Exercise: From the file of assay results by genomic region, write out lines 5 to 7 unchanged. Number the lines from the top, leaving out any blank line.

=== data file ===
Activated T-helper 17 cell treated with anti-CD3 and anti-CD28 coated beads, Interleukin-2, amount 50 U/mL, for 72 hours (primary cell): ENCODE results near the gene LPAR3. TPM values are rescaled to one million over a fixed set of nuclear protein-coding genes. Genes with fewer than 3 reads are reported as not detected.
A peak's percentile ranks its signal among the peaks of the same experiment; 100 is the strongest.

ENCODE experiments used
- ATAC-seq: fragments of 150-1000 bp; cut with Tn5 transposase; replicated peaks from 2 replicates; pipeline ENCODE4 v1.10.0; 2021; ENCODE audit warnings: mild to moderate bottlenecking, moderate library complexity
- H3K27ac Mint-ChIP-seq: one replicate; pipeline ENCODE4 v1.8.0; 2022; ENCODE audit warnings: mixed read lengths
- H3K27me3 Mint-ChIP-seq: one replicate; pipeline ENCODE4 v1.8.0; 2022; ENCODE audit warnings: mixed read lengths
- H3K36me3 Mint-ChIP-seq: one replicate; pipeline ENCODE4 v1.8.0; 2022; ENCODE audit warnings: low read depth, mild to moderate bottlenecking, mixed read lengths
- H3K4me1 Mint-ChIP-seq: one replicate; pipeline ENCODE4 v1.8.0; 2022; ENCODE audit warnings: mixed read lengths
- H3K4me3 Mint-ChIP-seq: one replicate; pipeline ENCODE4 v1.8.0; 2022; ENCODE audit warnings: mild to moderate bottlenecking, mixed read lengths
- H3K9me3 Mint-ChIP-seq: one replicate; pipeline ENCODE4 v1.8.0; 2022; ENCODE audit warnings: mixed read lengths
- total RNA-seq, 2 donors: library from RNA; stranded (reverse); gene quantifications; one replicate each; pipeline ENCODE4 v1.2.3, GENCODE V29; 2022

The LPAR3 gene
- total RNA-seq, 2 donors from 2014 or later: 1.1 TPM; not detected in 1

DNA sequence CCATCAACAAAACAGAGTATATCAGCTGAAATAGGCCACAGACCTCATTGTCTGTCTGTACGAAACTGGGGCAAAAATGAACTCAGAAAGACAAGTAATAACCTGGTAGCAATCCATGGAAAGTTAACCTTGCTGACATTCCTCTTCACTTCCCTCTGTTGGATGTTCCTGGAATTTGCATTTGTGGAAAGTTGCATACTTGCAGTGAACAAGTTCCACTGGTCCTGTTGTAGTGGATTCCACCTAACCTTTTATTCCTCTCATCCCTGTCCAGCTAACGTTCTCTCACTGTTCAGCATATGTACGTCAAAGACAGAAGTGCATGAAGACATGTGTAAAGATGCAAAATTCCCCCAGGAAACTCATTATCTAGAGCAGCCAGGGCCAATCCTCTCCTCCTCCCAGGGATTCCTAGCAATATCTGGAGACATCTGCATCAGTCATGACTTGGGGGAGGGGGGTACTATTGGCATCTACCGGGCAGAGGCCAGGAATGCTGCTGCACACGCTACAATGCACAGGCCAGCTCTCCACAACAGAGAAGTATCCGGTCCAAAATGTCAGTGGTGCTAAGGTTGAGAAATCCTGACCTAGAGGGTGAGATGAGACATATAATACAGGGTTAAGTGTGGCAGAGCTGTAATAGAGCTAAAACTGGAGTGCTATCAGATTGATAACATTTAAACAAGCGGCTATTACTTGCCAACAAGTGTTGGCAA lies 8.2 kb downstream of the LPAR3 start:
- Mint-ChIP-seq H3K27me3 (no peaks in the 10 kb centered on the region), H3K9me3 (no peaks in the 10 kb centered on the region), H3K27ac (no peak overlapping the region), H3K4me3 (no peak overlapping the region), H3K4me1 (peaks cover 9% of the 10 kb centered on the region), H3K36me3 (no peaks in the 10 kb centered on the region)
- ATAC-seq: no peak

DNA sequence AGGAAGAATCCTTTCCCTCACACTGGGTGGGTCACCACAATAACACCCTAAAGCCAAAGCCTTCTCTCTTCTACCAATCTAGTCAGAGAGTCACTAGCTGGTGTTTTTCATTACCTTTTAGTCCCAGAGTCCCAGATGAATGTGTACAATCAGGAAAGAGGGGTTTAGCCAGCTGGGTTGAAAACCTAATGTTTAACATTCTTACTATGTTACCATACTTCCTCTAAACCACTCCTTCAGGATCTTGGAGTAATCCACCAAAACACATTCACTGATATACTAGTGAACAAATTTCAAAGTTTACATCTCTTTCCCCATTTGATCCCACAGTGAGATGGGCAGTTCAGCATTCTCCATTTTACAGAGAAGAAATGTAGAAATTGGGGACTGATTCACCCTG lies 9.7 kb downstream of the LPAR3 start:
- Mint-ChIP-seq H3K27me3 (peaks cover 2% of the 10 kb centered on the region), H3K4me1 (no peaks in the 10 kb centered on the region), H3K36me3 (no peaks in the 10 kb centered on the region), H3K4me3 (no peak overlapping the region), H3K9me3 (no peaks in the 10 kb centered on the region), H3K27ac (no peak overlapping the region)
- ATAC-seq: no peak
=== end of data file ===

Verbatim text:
- H3K27ac Mint-ChIP-seq: one replicate; pipeline ENCODE4 v1.8.0; 2022; ENCODE audit warnings: mixed read lengths
- H3K27me3 Mint-ChIP-seq: one replicate; pipeline ENCODE4 v1.8.0; 2022; ENCODE audit warnings: mixed read lengths
- H3K36me3 Mint-ChIP-seq: one replicate; pipeline ENCODE4 v1.8.0; 2022; ENCODE audit warnings: low read depth, mild to moderate bottlenecking, mixed read lengths